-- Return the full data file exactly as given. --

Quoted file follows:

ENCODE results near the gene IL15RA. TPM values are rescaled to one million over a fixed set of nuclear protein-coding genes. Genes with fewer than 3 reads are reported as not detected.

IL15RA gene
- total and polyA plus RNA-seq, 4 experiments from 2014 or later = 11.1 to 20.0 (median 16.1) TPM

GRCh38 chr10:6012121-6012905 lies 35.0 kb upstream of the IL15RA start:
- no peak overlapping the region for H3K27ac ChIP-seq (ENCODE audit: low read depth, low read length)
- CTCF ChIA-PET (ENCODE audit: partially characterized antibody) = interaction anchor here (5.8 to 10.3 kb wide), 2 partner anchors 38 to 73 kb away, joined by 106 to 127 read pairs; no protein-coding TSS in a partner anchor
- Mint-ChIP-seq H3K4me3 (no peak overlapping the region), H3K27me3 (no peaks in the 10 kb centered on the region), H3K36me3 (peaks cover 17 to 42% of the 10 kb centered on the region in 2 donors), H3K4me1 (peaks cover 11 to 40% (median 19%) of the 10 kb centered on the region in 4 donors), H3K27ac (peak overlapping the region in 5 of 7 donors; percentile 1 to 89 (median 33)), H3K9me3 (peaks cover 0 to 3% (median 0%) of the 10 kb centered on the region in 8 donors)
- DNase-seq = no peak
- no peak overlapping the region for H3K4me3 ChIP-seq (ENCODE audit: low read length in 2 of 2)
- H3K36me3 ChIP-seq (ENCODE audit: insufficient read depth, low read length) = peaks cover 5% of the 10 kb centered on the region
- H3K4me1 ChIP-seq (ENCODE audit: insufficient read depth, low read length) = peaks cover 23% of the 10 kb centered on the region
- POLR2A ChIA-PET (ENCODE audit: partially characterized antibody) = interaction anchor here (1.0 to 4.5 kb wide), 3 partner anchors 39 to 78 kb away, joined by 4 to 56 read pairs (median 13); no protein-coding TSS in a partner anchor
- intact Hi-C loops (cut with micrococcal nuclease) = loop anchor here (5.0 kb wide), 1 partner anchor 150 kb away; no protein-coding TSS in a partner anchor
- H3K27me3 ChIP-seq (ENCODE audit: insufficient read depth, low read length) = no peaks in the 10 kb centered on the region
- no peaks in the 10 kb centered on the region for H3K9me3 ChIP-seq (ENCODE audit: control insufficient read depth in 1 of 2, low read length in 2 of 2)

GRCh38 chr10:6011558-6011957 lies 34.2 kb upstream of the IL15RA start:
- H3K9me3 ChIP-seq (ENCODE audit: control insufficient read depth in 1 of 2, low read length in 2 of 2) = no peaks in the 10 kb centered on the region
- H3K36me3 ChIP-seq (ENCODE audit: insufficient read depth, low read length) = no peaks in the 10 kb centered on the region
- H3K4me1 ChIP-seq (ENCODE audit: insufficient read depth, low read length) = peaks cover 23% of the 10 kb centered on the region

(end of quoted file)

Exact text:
ENCODE results near the gene IL15RA. TPM values are rescaled to one million over a fixed set of nuclear protein-coding genes. Genes with fewer than 3 reads are reported as not detected.

IL15RA gene
- total and polyA plus RNA-seq, 4 experiments from 2014 or later = 11.1 to 20.0 (median 16.1) TPM

GRCh38 chr10:6012121-6012905 lies 35.0 kb upstream of the IL15RA start:
- no peak overlapping the region for H3K27ac ChIP-seq (ENCODE audit: low read depth, low read length)
- CTCF ChIA-PET (ENCODE audit: partially characterized antibody) = interaction anchor here (5.8 to 10.3 kb wide), 2 partner anchors 38 to 73 kb away, joined by 106 to 127 read pairs; no protein-coding TSS in a partner anchor
- Mint-ChIP-seq H3K4me3 (no peak overlapping the region), H3K27me3 (no peaks in the 10 kb centered on the region), H3K36me3 (peaks cover 17 to 42% of the 10 kb centered on the region in 2 donors), H3K4me1 (peaks cover 11 to 40% (median 19%) of the 10 kb centered on the region in 4 donors), H3K27ac (peak overlapping the region in 5 of 7 donors; percentile 1 to 89 (median 33)), H3K9me3 (peaks cover 0 to 3% (median 0%) of the 10 kb centered on the region in 8 donors)
- DNase-seq = no peak
- no peak overlapping the region for H3K4me3 ChIP-seq (ENCODE audit: low read length in 2 of 2)
- H3K36me3 ChIP-seq (ENCODE audit: insufficient read depth, low read length) = peaks cover 5% of the 10 kb centered on the region
- H3K4me1 ChIP-seq (ENCODE audit: insufficient read depth, low read length) = peaks cover 23% of the 10 kb centered on the region
- POLR2A ChIA-PET (ENCODE audit: partially characterized antibody) = interaction anchor here (1.0 to 4.5 kb wide), 3 partner anchors 39 to 78 kb away, joined by 4 to 56 read pairs (median 13); no protein-coding TSS in a partner anchor
- intact Hi-C loops (cut with micrococcal nuclease) = loop anchor here (5.0 kb wide), 1 partner anchor 150 kb away; no protein-coding TSS in a partner anchor
- H3K27me3 ChIP-seq (ENCODE audit: insufficient read depth, low read length) = no peaks in the 10 kb centered on the region
- no peaks in the 10 kb centered on the region for H3K9me3 ChIP-seq (ENCODE audit: control insufficient read depth in 1 of 2, low read length in 2 of 2)

GRCh38 chr10:6011558-6011957 lies 34.2 kb upstream of the IL15RA start:
- H3K9me3 ChIP-seq (ENCODE audit: control insufficient read depth in 1 of 2, low read length in 2 of 2) = no peaks in the 10 kb centered on the region
- H3K36me3 ChIP-seq (ENCODE audit: insufficient read depth, low read length) = no peaks in the 10 kb centered on the region
- H3K4me1 ChIP-seq (ENCODE audit: insufficient read depth, low read length) = peaks cover 23% of the 10 kb centered on the region